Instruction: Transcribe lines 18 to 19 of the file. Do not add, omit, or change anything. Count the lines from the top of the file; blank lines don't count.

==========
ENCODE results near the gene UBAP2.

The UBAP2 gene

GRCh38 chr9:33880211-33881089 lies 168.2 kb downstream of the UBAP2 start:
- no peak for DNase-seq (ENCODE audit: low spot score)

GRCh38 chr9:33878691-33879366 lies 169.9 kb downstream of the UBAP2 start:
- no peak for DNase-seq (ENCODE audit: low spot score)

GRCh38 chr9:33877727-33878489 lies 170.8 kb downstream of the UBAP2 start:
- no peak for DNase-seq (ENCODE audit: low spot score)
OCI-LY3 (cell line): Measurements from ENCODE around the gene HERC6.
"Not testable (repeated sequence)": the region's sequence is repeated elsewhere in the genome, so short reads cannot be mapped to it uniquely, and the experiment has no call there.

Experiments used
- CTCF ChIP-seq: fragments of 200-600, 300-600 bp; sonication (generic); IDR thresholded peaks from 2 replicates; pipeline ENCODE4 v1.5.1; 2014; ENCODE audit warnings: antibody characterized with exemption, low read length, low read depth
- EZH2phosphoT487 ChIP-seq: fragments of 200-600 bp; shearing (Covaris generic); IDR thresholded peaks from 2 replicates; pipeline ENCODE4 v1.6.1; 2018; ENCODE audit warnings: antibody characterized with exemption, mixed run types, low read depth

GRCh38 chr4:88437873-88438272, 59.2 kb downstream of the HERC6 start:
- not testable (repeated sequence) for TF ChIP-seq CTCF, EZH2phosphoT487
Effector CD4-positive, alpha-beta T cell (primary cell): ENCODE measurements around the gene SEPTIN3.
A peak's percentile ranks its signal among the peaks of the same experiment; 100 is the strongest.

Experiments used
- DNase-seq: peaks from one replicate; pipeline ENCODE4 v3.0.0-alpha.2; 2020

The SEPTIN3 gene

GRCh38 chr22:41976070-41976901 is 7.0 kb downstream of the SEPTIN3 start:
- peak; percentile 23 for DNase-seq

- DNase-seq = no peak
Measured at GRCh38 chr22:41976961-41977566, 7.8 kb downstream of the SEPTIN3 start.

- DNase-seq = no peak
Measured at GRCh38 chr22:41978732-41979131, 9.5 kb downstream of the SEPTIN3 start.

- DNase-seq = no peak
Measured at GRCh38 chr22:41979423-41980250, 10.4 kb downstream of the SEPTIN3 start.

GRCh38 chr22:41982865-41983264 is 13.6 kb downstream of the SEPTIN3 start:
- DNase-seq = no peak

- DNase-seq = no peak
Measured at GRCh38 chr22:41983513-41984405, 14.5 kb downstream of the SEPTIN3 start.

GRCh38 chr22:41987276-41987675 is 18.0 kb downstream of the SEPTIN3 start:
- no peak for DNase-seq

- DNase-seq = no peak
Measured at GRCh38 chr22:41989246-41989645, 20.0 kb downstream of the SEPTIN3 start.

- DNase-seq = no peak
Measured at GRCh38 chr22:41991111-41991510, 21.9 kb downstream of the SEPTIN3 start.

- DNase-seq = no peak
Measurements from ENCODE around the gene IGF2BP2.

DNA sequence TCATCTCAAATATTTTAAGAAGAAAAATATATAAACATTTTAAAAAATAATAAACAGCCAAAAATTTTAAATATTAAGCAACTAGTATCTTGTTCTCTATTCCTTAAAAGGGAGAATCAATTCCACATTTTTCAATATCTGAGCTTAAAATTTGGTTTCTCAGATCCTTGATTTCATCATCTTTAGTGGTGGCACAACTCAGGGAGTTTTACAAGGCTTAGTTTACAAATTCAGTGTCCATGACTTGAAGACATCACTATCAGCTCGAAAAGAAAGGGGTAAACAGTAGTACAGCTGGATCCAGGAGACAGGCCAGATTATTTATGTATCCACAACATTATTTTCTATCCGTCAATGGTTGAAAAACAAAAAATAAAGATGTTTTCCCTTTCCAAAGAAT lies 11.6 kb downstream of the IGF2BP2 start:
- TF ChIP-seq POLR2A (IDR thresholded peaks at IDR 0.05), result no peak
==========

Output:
Experiments used
- DNase-seq: peaks from one replicate; pipeline ENCODE4 v3.0.0-alpha.2; 2020